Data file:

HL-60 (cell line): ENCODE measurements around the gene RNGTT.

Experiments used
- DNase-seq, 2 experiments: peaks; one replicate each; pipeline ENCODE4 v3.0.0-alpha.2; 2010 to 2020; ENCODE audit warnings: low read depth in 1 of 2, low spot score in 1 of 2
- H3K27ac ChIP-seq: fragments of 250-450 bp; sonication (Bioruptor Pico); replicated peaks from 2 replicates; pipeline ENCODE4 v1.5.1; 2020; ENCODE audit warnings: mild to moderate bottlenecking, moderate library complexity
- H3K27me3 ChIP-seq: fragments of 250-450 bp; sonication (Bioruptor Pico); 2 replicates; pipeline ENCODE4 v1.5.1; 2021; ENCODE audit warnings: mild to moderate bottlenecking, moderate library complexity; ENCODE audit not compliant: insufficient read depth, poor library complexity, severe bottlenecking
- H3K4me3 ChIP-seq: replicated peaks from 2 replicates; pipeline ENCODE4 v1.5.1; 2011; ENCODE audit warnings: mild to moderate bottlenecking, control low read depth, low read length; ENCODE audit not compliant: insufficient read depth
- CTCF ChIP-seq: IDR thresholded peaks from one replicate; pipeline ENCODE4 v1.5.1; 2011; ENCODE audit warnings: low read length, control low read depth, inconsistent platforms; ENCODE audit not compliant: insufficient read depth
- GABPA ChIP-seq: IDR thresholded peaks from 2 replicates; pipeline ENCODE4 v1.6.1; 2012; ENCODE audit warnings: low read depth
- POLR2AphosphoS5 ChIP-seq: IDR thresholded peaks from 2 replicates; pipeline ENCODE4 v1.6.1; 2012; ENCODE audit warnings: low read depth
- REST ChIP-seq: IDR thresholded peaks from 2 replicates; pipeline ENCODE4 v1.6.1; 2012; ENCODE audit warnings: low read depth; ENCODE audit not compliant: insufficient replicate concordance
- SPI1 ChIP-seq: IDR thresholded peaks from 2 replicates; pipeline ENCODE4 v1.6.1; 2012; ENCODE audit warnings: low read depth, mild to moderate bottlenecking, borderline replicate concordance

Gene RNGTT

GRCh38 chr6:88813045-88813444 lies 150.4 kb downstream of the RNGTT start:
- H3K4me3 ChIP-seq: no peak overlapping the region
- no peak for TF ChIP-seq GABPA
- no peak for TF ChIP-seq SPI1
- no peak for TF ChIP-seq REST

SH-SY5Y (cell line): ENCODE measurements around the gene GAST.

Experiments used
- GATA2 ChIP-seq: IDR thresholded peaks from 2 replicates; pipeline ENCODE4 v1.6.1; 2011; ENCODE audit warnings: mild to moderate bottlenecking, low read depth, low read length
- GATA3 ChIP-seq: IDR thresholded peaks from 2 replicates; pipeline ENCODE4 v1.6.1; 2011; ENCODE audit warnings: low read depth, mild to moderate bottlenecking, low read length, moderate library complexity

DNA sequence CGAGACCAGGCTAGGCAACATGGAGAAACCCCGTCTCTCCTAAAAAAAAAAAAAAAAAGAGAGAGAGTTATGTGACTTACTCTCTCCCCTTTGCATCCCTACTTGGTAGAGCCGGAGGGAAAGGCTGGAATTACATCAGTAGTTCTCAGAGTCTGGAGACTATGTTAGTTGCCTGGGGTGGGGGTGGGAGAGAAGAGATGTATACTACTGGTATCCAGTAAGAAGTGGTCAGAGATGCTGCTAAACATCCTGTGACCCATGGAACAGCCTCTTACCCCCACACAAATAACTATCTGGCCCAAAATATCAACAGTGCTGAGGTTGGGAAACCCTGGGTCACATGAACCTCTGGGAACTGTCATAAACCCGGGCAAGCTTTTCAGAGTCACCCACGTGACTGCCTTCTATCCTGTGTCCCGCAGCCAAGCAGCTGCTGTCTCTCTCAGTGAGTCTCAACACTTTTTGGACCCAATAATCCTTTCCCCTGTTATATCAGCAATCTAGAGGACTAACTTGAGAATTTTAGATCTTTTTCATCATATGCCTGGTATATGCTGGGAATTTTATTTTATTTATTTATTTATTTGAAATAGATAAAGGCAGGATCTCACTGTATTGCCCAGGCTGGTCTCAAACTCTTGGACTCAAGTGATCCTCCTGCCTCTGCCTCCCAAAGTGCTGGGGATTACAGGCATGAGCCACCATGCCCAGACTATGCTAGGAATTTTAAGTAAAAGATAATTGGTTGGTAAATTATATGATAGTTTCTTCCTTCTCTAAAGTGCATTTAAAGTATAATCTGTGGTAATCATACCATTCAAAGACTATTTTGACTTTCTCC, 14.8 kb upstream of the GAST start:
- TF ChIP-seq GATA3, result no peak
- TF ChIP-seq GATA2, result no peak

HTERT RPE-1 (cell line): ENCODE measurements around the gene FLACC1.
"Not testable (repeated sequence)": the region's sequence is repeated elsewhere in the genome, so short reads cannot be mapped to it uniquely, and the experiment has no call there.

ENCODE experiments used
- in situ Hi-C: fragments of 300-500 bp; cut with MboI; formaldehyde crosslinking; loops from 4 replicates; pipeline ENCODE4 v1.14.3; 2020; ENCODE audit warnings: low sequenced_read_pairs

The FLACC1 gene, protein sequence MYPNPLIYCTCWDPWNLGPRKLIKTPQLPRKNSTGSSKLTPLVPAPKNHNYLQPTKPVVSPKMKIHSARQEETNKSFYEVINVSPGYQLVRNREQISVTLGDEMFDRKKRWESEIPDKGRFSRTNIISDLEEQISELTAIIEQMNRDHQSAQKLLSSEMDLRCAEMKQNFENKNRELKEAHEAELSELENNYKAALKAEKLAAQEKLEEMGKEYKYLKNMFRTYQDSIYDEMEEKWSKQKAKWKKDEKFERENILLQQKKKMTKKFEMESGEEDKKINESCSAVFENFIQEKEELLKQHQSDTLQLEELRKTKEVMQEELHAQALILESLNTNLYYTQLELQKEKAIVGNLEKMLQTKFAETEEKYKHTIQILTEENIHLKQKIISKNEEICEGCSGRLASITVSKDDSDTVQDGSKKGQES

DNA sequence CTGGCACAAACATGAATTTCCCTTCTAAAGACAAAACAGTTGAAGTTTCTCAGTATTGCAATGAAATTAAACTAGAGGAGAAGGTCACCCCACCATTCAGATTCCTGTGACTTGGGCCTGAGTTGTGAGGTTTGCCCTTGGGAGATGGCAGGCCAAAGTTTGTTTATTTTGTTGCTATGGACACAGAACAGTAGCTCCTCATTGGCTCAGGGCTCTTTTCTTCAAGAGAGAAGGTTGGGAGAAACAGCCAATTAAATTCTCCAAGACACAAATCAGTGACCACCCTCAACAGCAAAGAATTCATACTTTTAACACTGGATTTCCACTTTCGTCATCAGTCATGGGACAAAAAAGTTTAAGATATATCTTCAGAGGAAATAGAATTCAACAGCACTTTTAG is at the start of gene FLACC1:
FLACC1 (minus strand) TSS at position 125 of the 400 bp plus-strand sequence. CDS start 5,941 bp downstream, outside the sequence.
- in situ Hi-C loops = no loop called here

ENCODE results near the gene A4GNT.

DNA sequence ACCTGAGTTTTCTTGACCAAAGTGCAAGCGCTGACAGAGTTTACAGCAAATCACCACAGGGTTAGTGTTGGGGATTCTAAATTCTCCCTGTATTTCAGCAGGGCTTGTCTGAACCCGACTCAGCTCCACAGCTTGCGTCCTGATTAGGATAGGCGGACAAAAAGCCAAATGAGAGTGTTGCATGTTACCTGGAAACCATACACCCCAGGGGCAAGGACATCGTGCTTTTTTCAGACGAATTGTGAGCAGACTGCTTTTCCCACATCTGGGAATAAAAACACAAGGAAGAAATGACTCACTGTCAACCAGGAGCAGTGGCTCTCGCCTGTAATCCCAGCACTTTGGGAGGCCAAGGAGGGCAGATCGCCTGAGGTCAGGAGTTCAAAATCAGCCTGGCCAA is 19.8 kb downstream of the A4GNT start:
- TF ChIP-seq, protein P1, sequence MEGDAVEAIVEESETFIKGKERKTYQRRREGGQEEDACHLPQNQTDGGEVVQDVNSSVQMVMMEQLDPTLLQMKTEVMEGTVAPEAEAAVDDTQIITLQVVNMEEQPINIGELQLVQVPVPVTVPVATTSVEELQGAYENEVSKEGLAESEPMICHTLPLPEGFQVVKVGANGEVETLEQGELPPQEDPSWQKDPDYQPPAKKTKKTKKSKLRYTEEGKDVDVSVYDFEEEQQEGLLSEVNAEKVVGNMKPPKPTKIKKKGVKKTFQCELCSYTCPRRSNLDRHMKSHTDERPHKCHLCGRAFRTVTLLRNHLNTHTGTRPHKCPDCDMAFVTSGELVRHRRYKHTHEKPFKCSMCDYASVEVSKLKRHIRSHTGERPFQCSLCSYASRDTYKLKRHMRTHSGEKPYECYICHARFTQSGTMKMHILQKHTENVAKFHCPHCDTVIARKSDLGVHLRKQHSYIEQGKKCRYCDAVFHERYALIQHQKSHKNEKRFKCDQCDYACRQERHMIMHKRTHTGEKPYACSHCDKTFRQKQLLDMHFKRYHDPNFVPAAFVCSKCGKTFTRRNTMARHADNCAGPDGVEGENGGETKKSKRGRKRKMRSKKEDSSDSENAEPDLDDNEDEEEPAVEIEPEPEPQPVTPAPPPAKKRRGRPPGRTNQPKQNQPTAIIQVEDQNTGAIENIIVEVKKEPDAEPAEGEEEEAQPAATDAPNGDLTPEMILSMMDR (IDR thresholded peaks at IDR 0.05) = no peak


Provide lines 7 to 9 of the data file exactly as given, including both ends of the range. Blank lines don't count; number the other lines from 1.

- CTCF ChIP-seq: IDR thresholded peaks from one replicate; pipeline ENCODE4 v1.5.1; 2011; ENCODE audit warnings: low read length, control low read depth, inconsistent platforms; ENCODE audit not compliant: insufficient read depth
- GABPA ChIP-seq: IDR thresholded peaks from 2 replicates; pipeline ENCODE4 v1.6.1; 2012; ENCODE audit warnings: low read depth
- POLR2AphosphoS5 ChIP-seq: IDR thresholded peaks from 2 replicates; pipeline ENCODE4 v1.6.1; 2012; ENCODE audit warnings: low read depth